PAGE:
Holothuria leucospilota

Holothuria leucospilota, commonly known as the black sea cucumber or black tarzan, is a species of marine invertebrate in the family Holothuriidae. It is placed in the subgenus Mertensiothuria making its full scientific name Holothuria (Mertensiothuria) leucospilota. It is the type species of the subgenus[2] and is found on the seabed in shallow water in the Indo-Pacific.

Holothuria leucospilota
Holothuria leucospilota nisekuronamako01.jpg
Scientific classification edit
Kingdom: Animalia
Phylum: Echinodermata
Class: Holothuroidea
Order: Holothuriida
Family: Holothuriidae
Genus: Holothuria
H. leucospilota
Binomial name
Holothuria leucospilota
Brandt, 1835 [2]
  • Halodeima dicorona Heding, 1934
  • Holothuria (Halodeima) dicorona (Heding, 1934)
  • Holothuria gelatinosa Heding, 1939
  • Holothuria homoea Clark, 1938
  • Holothuria infesta Sluiter, 1901
  • Holothuria lagoena Haacke, 1880
  • Holothuria lamperti Ludwig, 1887
  • Holothuria oxurropa Sluiter, 1887
  • Holothuria vagabunda Selenka, 1867
  • Stichopus (Gymnochirota) leucospilota Brandt, 1835


Holothuria leucospilota is a medium-sized sea cucumber reaching a length of up to 40 centimetres (16 in) when relaxed but it can stretch to about a metre (yard) when extended. It is roughly cylindrical, tapering towards the posterior end. At the anterior end, there are twenty oral tentacles with branched tips. These surround the mouth which is on the under side of the body. The animal is soft and pliable and is covered with fleshy papillae. The usual colour is charcoal grey or reddish-black with pale grey tube feet on the underside[3][4] but off the African coast it is described as being bright or dark brown with white patches which are larger towards the posterior end.[2]


Holothuria leucospilota is found in shallow water along the east coast of Africa and in much of the Indo-Pacific region.[2] It is a common species on the north east coast of Australia where it is found on reefs and rocky coasts, often partly concealed under a boulder.[3]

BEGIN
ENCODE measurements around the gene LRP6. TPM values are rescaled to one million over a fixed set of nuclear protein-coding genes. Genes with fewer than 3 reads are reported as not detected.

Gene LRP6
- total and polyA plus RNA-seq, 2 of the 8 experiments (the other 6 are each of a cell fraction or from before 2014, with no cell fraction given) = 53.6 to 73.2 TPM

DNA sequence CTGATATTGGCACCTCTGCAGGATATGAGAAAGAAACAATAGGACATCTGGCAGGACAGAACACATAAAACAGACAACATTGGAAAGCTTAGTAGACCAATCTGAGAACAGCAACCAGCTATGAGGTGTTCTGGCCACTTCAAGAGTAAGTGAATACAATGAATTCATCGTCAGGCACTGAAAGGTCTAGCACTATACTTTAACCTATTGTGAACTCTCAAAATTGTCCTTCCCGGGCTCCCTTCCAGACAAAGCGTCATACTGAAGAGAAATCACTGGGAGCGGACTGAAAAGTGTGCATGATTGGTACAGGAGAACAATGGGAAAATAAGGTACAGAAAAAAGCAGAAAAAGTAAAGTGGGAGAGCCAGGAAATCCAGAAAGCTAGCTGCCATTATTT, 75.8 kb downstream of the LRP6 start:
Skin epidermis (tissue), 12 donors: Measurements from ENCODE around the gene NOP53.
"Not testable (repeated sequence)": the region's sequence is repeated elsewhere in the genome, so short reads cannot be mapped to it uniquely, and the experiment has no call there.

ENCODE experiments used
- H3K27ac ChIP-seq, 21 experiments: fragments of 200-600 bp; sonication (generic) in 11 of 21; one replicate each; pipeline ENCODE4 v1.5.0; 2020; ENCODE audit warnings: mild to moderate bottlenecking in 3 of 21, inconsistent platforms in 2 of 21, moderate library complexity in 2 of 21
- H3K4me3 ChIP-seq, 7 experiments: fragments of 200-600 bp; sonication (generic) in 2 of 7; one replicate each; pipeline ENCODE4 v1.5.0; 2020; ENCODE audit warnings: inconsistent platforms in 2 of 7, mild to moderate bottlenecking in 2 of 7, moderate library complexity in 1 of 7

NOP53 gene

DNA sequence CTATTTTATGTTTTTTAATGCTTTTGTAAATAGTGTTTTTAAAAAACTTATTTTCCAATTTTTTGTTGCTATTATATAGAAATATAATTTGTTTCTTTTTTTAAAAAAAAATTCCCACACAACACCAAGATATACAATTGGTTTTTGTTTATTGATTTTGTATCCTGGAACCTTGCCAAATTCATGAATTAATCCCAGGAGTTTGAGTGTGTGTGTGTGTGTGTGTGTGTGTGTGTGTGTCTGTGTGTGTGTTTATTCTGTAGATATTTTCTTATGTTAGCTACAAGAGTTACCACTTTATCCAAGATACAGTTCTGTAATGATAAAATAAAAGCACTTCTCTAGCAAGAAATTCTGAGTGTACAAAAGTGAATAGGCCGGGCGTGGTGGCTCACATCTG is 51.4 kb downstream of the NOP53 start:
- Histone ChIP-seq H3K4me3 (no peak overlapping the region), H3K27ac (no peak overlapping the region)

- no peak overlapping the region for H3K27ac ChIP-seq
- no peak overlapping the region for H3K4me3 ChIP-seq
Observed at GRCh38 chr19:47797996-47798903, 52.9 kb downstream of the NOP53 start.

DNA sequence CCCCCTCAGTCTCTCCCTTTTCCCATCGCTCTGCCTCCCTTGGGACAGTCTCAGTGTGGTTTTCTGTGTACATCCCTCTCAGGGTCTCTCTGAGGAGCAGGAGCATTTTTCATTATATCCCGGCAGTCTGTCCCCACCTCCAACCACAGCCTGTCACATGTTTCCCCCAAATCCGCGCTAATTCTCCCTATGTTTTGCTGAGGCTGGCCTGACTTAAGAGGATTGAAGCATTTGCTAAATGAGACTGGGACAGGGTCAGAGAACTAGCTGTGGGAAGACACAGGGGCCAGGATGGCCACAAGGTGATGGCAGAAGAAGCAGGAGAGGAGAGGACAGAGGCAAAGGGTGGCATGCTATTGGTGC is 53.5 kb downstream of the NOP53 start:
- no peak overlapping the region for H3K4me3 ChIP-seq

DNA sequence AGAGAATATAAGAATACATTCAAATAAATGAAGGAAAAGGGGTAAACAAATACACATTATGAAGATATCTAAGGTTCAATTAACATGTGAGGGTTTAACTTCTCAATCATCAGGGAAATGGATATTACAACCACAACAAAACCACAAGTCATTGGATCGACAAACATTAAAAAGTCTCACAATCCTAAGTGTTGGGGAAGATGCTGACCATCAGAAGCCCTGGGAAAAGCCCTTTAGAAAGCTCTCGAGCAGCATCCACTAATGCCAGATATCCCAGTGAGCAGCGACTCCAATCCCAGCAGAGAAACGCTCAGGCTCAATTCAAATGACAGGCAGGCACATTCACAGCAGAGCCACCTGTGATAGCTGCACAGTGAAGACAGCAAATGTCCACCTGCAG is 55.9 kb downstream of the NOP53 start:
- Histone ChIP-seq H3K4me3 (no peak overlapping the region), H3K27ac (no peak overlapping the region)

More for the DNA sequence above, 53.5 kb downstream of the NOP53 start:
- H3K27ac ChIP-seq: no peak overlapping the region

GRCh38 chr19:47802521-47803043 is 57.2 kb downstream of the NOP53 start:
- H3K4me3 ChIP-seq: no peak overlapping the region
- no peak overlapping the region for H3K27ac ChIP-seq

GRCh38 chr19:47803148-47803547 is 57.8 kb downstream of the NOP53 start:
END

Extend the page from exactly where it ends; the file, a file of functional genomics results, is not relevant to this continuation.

A study done near Singapore found that Holothuria leucospilota was more common near boulders, corals and seaweed clumps than it was on the open seabed. It found that this species is relatively tolerant of changes in salinity and temperature and continued to thrive in the laboratory when these parameters were changed. Under the same conditions, the Japanese sea cucumber (Apostichopus japonicus) shrank in size, eviscerated, and died within three days. In Singapore, Apostichopus japonicus is consumed as food and is becoming increasingly rare as a result of overexploitation.


Several Holothuria leucospilota on a sandy seabed

Holothuria leucospilota is a scavenger and when feeding it usually has its posterior end anchored underneath a rock or in a crevice so that it can contract back out of sight if disturbed. It feeds by using its tentacles to shovel organic debris lying on the seabed into its mouth. In the process it swallows a significant quantity of sand, which passes through the gut.[4]

If threatened, Holothuria leucospilota can emit a mass of fine sticky Cuvierian tubules from its anus which ensnare the potential predator allowing the sea cucumber to escape.[5] It can regenerate these tubules in fifteen to eighteen days.[5]

The worm pearlfish (Encheliophis vermicularis) is a parasite of this species and each parasitised H. leucospilota will host a male and female pair of the fish which live inside its body.[6]


  1. ^ Conand, C.; Purcell, S.; Gamboa, R. (2013). "Holothuria leucospilota". IUCN Red List of Threatened Species. 2013: e.T180375A1622259. doi:10.2305/IUCN.UK.2013-1.RLTS.T180375A1622259.en. Retrieved 20 November 2021.
  2. ^ a b c d e Paulay, Gustav (2012). "Holothuria (Mertensiothuria) leucospilota (Brandt, 1835)". WoRMS. World Register of Marine Species. Retrieved 2013-03-10.
  3. ^ a b "Holothuria leucospilota". North Australian Sea Cucumbers. Marine Species Identification Portal. Retrieved 2013-03-10.
  4. ^ a b "Black long sea cucumber". Fact sheet. Wild Singapore. Retrieved 2013-03-10.
  5. ^ a b Flammang, Patrick; Ribesse, Jérôme; Jangoux, Michel (2002). "Biomechanics of Adhesion in Sea Cucumber Cuvierian Tubules (Echinodermata, Holothuroidea)". Integrative and Comparative Biology. 42 (6): 1107–1115. doi:10.1093/icb/42.6.1107. PMID 21680394.
  6. ^ Froese, Rainer; Pauly, Daniel (eds.) (2018). "Encheliophis vermicularis" in FishBase. February 2018 version.